San José de Giusewa
The floor of the nave was cut into the hillside, with the rubble removed in the process deposited at its lower end.


San José de Giusewa
In this mid-nineteenth-century lithograph San José is treated romantically, the ruins and hillsides cut from the same
[From: James Simpson, Journal , Museum of New Mexico]

San José de Giusewa
In spite of the cut-and-fill system used to flatten the slope, the altar
(chancel) end of the church was elevated more than the usual few steps.


The church of San José de Giusewa, even in its fragmented state, provides an excellent picture of the sanctuary at the time of its construction in the early seventeenth century. By New Mexican standards it is an extremely large edifice, measuring some one hundred eleven feet in length and almost thirty-four feet in width. Its somewhat hybrid plan consists of a single nave with a stubby western transept that possibly served as a subsidiary chapel. The canyon is relatively narrow at the church's site (the intersection of a stream and the Jemez River) and provided little available flat land for construction. As a result, part of the nave was dug into the adjacent hillside, while other areas had to be filled. The floor of the church was built in two levels with a space in between filled with ashes and charred wood. This technique was used to absorb any water seeping in through the walls or the floor because excavation into the hillside interrupted the drainage pattern of underground waters moving toward the stream.

The church was built of local sandstone set in an adobe mortar, and its walls were massive: up to six feet thick in places on the west and eight feet on the east. The walls extended five to six feet above the roof level, which suggests that originally a crenellated parapet could have been used for combat from the roof. At the rear of the church an octagonal tower, sometimes interpreted as a chapel, extended about forty-eight feet above the church, with a doorway that gave directly onto the roof. Obviously this church was constructed with an eye as much to the Navajo as to God, continuing a tradition of fortress churches found in Mexico and Old Spain. The roof construction was supported by vigas, and traces have been found of the matting placed above the smaller roof pieces, in turn covered with pine needles and earth to form the final roof surface.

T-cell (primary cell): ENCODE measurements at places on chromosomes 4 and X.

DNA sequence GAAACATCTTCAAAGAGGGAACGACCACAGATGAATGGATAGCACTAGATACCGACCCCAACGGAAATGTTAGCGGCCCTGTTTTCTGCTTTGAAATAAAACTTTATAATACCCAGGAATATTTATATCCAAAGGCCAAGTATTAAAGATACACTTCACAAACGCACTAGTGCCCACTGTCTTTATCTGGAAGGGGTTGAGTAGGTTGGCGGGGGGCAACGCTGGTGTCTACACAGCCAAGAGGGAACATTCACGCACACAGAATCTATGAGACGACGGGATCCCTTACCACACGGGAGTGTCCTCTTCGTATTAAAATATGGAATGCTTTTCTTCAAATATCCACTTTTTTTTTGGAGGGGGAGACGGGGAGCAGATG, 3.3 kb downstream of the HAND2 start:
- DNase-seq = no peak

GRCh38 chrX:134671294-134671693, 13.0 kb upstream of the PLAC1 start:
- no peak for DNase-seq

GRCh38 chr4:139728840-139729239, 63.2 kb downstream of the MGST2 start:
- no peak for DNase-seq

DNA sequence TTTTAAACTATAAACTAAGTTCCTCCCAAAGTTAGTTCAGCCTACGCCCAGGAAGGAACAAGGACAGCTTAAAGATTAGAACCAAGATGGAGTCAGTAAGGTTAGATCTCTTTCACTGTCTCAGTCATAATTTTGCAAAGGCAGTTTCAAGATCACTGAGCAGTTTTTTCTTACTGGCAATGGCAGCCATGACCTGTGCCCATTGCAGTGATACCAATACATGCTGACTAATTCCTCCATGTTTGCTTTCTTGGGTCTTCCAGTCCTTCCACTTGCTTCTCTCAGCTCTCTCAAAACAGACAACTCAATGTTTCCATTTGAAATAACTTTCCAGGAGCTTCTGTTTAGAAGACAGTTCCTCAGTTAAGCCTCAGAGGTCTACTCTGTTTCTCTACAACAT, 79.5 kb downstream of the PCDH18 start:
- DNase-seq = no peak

The nave is oriented north-south, directing the principal facade and entry to the south. The hillside is slightly less steep on this side of the canyon, and the exposure to the sun is considerably better, a particularly important feature during the winter months when the surrounding hill cuts off the sunlight early in the day. The presence of the tower and the access to the roof suggest that there was no clerestory, although the evidence is not conclusive. Remaining fragments indicate the presence of a balcony along the front of the church, perhaps also graced by two towers capping the wall, although these were not expressed as buttresses in plan.

The nave is lined with twelve low platforms, twelve by eighteen inches, which are believed to have once served as pedestals for sculpture or lighting units. The floor is stepped quite drastically in the chancel area, indicating that there have been efforts to minimize excavation. A door in the east connects the nave with the convento. As already noted, flat land on the site was severely limited, and as a result the convento, which included a small chapel, living rooms, kitchen, and sleeping rooms, took a relatively irregular disposition. To the south of the church and forming its forecourt is the burial ground, which once extended almost to the stream.

Although the church was built of stone, its interior was finished with gypsum plaster. Traces of coloring were found during excavation, which indicated that murals had been painted on the base white coat on the interior of the church. These murals were executed al fresco, that is, painted when the plaster was still wet, a technique quite rare in New Mexico. The windows of the church, quite high in the walls, were made of selenite, a micalike rock easily fractured to produce thin translucent panels. A good quantity of fragments of this material was revealed in excavation.

In 1921 two claimants to the property donated the ruins to the School of American Research. In that and the following year a team of archaeologists under the direction of Lansing Bloom excavated the site. From 1935 through 1937 work was continued at Giusewa by the Civilian Conservation Corps. More recent excavation work was performed by the Museum of New Mexico in 1965.

Archaeological investigation of the church has been extensive. Yet only a fraction of the pueblo has been excavated, although it is believed to predate the church by almost three centuries. The site is today owned by the state and administered by the Museum of New Mexico.